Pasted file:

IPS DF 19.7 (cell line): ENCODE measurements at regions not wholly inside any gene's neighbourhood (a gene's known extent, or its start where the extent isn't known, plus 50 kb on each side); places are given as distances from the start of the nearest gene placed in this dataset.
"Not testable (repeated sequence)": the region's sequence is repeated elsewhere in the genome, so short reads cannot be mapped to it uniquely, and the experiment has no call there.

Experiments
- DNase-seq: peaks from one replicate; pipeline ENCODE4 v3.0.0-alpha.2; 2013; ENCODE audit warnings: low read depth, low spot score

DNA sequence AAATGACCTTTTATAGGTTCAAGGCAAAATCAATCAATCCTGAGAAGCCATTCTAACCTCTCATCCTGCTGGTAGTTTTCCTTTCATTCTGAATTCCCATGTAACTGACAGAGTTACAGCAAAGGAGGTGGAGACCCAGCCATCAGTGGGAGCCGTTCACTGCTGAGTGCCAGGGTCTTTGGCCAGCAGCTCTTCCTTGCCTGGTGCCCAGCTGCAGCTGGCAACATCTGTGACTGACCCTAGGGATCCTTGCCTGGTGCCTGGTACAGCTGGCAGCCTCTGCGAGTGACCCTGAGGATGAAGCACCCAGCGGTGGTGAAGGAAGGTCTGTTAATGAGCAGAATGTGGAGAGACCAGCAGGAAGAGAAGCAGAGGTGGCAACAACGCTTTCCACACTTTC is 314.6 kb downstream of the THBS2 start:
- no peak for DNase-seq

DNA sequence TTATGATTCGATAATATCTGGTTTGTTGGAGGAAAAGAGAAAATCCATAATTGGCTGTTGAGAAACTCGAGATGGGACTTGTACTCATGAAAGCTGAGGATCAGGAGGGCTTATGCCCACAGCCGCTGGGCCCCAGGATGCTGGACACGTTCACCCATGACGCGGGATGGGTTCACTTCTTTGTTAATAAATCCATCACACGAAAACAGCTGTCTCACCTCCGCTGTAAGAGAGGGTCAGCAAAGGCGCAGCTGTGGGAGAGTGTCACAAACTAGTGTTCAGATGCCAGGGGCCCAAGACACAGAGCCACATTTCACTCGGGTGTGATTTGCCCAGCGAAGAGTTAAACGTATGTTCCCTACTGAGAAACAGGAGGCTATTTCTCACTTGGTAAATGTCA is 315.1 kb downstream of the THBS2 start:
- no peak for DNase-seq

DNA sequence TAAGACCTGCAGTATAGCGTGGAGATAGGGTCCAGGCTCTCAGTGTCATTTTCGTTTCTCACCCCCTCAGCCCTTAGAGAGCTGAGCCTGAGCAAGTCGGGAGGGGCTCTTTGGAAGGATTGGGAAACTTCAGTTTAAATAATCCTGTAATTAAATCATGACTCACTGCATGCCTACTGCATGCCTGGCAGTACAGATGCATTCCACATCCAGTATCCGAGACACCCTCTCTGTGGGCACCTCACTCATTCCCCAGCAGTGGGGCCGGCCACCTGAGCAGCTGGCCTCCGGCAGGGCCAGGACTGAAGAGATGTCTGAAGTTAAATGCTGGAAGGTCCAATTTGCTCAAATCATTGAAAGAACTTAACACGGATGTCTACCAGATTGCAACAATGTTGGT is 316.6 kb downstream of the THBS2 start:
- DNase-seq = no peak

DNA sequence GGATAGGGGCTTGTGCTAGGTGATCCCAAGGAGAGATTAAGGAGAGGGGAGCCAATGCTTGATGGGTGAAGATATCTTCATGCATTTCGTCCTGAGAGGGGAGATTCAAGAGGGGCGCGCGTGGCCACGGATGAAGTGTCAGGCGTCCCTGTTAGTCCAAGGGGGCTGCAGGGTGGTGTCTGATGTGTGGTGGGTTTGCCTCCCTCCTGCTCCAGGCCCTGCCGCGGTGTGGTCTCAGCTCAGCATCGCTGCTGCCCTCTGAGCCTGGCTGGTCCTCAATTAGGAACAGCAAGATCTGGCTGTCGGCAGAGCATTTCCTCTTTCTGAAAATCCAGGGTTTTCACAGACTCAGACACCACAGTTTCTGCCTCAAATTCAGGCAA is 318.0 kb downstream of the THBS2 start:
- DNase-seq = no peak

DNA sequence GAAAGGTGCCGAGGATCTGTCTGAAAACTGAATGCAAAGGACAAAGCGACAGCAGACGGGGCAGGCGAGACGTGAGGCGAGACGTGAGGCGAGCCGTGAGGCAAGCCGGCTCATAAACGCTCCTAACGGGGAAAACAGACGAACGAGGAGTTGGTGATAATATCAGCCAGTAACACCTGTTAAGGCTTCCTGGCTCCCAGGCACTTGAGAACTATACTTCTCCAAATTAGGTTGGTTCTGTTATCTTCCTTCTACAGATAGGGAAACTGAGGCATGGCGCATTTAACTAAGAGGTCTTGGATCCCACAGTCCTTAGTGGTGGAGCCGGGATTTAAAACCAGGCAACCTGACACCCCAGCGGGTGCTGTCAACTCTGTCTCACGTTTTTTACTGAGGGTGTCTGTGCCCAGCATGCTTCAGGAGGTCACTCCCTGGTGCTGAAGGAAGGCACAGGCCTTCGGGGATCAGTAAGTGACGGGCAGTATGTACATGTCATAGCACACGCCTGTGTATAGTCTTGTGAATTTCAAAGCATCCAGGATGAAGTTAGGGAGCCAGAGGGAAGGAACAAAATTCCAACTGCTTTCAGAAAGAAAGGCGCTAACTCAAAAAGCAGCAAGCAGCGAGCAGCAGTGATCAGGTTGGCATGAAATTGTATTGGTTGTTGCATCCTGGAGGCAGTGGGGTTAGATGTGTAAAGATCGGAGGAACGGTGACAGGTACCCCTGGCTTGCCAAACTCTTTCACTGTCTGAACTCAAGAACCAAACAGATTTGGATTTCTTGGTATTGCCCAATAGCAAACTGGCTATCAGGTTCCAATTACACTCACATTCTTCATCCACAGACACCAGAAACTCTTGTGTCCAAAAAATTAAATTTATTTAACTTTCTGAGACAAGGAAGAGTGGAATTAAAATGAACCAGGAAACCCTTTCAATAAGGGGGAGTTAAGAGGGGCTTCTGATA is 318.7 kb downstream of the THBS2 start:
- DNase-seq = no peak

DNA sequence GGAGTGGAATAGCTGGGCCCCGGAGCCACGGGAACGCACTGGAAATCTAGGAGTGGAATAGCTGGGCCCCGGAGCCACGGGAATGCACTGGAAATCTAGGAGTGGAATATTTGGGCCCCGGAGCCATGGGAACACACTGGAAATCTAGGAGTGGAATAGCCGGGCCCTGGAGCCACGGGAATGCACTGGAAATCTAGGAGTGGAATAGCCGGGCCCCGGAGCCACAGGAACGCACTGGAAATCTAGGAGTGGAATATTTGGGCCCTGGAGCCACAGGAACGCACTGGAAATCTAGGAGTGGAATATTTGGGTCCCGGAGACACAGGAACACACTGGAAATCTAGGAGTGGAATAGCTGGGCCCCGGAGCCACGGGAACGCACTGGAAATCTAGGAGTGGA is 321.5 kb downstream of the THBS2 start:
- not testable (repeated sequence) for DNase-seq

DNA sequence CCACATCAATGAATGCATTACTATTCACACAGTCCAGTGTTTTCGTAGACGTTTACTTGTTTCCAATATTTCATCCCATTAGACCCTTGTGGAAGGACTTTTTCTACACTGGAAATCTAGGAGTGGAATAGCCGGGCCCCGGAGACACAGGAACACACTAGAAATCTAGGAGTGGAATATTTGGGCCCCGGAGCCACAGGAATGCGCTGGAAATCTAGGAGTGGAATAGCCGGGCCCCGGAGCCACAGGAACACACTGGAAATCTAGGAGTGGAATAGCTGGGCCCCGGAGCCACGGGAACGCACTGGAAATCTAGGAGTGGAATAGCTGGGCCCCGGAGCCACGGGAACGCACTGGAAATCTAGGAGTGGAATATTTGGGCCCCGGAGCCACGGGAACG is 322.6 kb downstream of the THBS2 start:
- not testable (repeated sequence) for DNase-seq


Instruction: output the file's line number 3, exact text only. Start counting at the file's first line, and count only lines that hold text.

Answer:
Experiments